Salix glauca is a subalpine species found over a large range of elevations in the park (122 m to 1466 m) with the average plot elevation at 773 m. This species shows a slight preference for steeper (>20 degree) south facing slopes.
Salix glauca is a circumpolar species complex with numerous subspecies and races with a widespread distribution ranging across northern Eurasia, northern North America and Greenland. In North America, this species ranges from Alaska across Canada to the Atlantic and south into the Pacific Northwest and Rocky Mountain states south to New Mexico. In Alaska, this species is common and widespread in suitable habitats statewide, except the southeastern panhandle. In Denali, S. glauca is common and locally abundant park-wide on both sides of the Alaska Range crest.
Collett (2004) documented a variety of insects that utilize S. glauca including gall-formers such as: Rabdophaga spp., Euura sp., Pontia sp, and eriohyid mites, and a moth leaf-miner. Micrurapteryx salicifoliella. This species is the host plant for the torticid moth Acleris arcticana.
Salix glauca is dioecious, and insect and wind pollinated. Seeds have attached hairs to aid in wind dissemination. It also readily spreads vegetatively.
Salix glauca is one of the last willows to flower. Catkins appear with or soon after the leaves and remain on the plant over winter, releasing seeds the next spring (Collett 2004).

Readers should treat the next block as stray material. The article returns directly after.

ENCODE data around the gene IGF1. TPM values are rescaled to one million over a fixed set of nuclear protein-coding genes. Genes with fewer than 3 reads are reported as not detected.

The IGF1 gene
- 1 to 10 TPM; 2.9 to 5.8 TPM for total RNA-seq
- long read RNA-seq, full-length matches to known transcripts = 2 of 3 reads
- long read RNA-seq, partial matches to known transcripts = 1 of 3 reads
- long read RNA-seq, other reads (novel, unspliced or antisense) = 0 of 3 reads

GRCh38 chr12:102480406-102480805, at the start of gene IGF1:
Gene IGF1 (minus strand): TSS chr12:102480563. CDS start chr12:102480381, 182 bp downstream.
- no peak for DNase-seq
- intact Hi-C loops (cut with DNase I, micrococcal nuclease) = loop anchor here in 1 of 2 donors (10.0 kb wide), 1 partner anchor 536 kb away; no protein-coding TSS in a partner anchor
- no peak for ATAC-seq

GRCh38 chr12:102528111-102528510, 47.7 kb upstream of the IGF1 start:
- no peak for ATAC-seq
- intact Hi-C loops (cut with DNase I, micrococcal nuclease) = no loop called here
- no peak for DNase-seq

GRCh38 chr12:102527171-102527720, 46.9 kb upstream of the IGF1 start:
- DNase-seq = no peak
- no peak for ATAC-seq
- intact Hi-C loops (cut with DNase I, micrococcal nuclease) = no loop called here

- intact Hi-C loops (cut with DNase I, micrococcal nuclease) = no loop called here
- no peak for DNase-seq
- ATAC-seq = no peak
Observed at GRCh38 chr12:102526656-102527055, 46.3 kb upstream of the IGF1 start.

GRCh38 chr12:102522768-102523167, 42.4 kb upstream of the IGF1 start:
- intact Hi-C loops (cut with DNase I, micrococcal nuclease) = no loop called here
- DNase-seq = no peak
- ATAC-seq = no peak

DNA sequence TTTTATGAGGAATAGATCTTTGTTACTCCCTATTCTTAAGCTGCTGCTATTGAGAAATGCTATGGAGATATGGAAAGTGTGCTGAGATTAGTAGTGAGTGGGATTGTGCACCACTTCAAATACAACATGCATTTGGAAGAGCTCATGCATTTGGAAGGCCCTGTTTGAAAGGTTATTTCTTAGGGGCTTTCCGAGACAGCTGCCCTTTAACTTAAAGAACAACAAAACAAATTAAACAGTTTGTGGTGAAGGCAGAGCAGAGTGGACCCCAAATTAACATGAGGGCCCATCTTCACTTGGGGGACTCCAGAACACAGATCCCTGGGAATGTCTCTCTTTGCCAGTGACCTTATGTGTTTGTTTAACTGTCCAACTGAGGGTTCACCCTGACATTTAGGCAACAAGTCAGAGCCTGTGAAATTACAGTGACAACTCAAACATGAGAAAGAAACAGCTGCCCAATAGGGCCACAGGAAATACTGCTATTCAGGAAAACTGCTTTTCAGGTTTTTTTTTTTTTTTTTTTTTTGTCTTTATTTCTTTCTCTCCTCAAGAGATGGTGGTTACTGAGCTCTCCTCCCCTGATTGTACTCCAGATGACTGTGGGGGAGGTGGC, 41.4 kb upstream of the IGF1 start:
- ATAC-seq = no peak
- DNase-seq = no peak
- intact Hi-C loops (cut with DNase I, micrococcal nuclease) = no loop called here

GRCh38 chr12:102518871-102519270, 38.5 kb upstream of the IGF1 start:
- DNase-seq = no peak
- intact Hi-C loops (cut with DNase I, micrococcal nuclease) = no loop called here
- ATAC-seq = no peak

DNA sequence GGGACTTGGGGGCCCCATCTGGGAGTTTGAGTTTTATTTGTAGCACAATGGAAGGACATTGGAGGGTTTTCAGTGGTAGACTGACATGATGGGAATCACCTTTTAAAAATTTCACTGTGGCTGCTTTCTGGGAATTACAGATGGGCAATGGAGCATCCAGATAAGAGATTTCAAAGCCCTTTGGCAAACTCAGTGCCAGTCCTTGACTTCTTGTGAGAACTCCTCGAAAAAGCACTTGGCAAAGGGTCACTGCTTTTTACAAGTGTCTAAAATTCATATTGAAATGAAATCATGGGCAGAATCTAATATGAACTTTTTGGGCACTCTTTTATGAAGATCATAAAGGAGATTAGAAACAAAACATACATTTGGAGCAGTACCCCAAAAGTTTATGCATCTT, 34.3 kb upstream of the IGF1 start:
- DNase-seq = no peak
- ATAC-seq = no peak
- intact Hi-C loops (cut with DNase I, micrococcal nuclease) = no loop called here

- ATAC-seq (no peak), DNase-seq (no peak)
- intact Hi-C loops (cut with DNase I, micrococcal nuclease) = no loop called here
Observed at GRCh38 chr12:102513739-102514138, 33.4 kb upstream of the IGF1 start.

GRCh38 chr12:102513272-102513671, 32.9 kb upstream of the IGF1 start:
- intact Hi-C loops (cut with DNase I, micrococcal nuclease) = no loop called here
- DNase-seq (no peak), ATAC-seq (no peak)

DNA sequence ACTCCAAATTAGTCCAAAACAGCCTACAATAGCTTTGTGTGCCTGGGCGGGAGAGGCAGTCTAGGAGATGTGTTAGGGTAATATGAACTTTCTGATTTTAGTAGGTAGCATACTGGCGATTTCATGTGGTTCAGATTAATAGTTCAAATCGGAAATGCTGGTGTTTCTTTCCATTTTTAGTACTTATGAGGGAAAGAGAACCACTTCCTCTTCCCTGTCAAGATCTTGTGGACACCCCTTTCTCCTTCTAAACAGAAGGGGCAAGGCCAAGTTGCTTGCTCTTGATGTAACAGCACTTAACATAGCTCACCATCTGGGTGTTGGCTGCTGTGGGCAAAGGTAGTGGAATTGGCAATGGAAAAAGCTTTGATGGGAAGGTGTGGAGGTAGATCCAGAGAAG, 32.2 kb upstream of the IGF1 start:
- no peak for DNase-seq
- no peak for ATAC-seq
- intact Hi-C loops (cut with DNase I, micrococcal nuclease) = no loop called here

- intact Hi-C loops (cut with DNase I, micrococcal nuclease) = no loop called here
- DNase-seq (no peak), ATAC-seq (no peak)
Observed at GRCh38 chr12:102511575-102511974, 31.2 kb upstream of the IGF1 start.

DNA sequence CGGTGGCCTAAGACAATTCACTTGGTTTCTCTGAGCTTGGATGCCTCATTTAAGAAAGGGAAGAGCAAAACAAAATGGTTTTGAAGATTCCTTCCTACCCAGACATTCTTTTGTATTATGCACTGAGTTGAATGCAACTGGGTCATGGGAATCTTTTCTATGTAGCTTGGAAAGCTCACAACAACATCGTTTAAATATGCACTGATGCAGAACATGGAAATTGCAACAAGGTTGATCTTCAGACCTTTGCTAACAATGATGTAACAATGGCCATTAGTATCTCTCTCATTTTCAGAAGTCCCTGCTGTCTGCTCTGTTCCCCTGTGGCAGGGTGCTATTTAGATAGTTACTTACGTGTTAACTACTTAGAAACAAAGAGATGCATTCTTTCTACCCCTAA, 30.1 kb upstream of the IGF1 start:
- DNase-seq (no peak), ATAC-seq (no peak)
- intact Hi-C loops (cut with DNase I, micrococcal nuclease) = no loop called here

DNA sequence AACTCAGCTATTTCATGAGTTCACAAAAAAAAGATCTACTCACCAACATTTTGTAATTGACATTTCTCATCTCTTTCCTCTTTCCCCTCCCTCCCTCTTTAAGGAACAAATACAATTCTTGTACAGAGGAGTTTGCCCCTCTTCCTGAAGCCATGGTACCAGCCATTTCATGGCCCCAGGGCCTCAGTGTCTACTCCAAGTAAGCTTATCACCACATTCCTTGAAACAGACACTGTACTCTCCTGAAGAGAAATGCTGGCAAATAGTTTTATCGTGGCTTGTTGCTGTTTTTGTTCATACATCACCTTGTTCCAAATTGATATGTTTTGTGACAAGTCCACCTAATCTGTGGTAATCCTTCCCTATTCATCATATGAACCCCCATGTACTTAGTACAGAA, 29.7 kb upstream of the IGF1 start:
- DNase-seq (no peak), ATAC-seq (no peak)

Salix glauca is one of the most common willows in Denali occurring in numerous habitats including gravel bars, spruce forest, subalpine slopes and even dotting tundra in some areas. Salix glauca is a highly variable, erect shrub up to 5 m tall, with leaves with pale undersides and late-developing white-wooly catkins. Branches are reddish brown to grayish and variably pubescent. Leaves are oblanceolate, dark green above, glaucous and densely hairy beneath. The yellowish petioles are 2-15 mm long. Leaf margins are entire. Stipules are linear and small (not persistent). Willows are dioecious (that is, individual plants produce either male or female flowers), the flowers highly reduced and borne in catkins specialized for wind pollination. Catkins are born on leafy branches, developing with or a little after the leaves. Pistils are densely white-hairy and have 4 long, dark stigmas. Salix glauca is often confused with S. niphoclada, but that species has shorter petioles, the stipules are almost absent, and the leaf tips are usually not pointed.